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It's time for spring flower photos

It’s time for spring flower photos

It’s spring, which means it’s the best time of year to take photographs of flowers. They are a great subject, so easy to find and they never complain about having their picture taken. This is your annual reminder and time for me to recall a few of my favorite tips.

A great part of flower photographs is you don’t need a lot of expensive gear. Certainly a nice DSLR with a macro lens does increase your odds, but it’s not a necessity.

I take photos of flowers whenever I get a chance with my iPhone 3GS. It’s so convenient, I marvel over the ease of carrying my camera at all times and the creative aspect of the different apps.

There’s really no excuse, except bad weather. Of course, a few raindrops on those petals are picturesque.

Here are a few of my favorite tips for improving those photographs of your favorite petunias.

Wind — Early morning usually is the best time of day to take photographs of flowers because the wind is usually pretty calm. Focusing on a moving target is very tough and is especially tough with close-ups. Remember to use  a fast shutter speed to stop the action and sharpen the focus.

Tripod — Using a tripod sure is great for steadying your camera but inconvenient to carry if you walk a long distance. I rarely use a tripod since I like to work more quickly and try many different angles. If you’re shooting in low light, it may be a necessity.

Weather — Use the climate to your advantage. If it’s sunny, rainy, foggy, cloudy or snowing, make use of it. Start early in the day and get the morning dew to accent the petals.

Camera — Like I said before, most cameras today are great for taking flower photographs. Most have a close-up setting. Make sure to consult your manual to find the setting. This will make it possible move in close. Remember to set it back to the normal setting as you pull back with any overall photos.

Angles — This is where you can let your creativity shine. Leave no stone unturned. Be sure to explore all angles as you move in close on your subject. This is a great chance to experiment. Don’t forget to consider getting low and shooting up at flowers. This angle can really be dramatic with the flower petals and dramatic sky. I usually try a more w ide-angle lens from this low angle. I pre-focus the lens and then take pictures with the camera near the ground, taking photos without looking through the viewfinder. Take a bunch of photos with this technique; it will give you the variety you may be looking for.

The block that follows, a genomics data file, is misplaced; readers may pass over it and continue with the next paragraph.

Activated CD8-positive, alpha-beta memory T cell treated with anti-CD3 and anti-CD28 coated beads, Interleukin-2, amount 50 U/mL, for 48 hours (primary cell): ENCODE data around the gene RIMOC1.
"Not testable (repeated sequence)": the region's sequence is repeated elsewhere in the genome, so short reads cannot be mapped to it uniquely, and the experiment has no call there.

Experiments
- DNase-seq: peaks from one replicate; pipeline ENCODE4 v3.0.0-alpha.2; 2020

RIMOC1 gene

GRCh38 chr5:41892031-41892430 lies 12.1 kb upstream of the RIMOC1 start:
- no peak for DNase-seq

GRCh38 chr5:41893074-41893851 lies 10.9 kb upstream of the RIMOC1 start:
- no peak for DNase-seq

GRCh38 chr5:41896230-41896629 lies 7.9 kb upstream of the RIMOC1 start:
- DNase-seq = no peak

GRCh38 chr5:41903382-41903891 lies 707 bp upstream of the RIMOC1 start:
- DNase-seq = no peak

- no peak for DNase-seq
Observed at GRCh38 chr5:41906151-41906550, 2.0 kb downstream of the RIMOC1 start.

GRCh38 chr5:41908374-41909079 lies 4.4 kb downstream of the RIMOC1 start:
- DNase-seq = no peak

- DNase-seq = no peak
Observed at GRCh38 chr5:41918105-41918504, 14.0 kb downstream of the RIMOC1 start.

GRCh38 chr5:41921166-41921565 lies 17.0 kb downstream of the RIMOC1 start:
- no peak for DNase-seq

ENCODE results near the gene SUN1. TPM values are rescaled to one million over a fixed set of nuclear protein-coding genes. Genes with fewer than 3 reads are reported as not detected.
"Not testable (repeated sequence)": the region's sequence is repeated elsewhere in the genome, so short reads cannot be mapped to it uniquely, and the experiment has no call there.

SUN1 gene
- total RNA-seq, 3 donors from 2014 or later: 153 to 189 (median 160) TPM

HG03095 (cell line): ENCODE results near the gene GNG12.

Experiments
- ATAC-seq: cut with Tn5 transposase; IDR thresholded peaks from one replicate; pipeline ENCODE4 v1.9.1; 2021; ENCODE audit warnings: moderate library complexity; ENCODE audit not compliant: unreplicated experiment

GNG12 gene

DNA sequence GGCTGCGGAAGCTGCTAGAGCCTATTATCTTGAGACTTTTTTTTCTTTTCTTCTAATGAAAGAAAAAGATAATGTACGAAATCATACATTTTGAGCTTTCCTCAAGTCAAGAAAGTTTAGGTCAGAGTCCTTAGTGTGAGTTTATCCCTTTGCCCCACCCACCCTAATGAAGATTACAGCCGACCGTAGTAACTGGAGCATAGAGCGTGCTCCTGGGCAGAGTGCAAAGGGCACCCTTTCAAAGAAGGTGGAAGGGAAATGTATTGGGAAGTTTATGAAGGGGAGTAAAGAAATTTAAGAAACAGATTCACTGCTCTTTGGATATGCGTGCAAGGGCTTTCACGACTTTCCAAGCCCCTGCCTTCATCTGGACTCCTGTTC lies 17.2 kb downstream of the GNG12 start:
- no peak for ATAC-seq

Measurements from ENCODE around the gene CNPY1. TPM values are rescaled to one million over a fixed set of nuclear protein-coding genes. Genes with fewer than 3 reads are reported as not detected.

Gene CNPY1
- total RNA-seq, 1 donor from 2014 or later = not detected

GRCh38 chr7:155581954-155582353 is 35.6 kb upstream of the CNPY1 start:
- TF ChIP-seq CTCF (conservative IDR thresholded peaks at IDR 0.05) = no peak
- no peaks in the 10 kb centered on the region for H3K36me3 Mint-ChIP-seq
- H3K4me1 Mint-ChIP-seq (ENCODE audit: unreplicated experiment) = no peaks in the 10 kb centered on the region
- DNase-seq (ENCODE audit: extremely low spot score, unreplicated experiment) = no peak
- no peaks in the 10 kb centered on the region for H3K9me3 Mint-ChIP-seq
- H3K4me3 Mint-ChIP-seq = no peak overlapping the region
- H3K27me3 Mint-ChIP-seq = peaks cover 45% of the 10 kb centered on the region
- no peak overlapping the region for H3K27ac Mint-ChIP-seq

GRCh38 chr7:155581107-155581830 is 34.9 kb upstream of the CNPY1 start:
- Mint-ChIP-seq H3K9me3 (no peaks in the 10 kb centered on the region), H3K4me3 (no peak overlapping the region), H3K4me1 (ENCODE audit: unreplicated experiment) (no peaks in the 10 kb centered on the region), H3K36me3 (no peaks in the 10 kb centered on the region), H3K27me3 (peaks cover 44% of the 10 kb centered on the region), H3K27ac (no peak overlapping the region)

Depth of field — Changing your f-stop or aperture can really change the look of your flower photos. If you are shooting really close with a macro lens, you will have no problem isolating your subject. As you move back, the depth of  focus will become an issue. Use an f-stop such as f/4 or f/2.8 if you want to limit your focus to one flower, if you’re looking to show the whole field make sure to move the dial to f/8, f/11 or f/16.

Sun and shadows — This is a great chance to experiment with the light. Look for unusual shadows in the background or across the flowers. Remember to use backlight; there is no wrong way to shoot nature.

Focus — Focus is critical, especially with close-up photography. If the wind is blowing, it can really be tough. Thank goodness for the low cost of pixels and autofocus. Takes lots of pictures. Get even closer and focus in on different parts of the flower.

This year I checked out the Flower Fields in Carlsbad, Calif., to start out the spring flower season. It’s a great place to photograph a variety of flowers and get close-up shots of ranunculus, roses, sweet peas and orchids. The entry fee is $10 and they do offer a variety of discounts. Next year I am going to start earlier and check out the desert wild flowers.

Get out there and give it a try. There are so many flowery subjects out there waiting for their starring role.

Photos: (four-photo collage at top) These photographs were taken at the Flower Fields in Carlsbad , Calif., and the Bolsa Chica Ecological Reserve in Huntington Beach with a Canon 7D. Robert Lachman / Los Angeles Times

The photos within the blog post were taken with my iPhone 3GS with the Hipstamatic App at the Flower Fields and along the coast in Huntington Beach.

Read more reviews and photography tips by Robert Lachman


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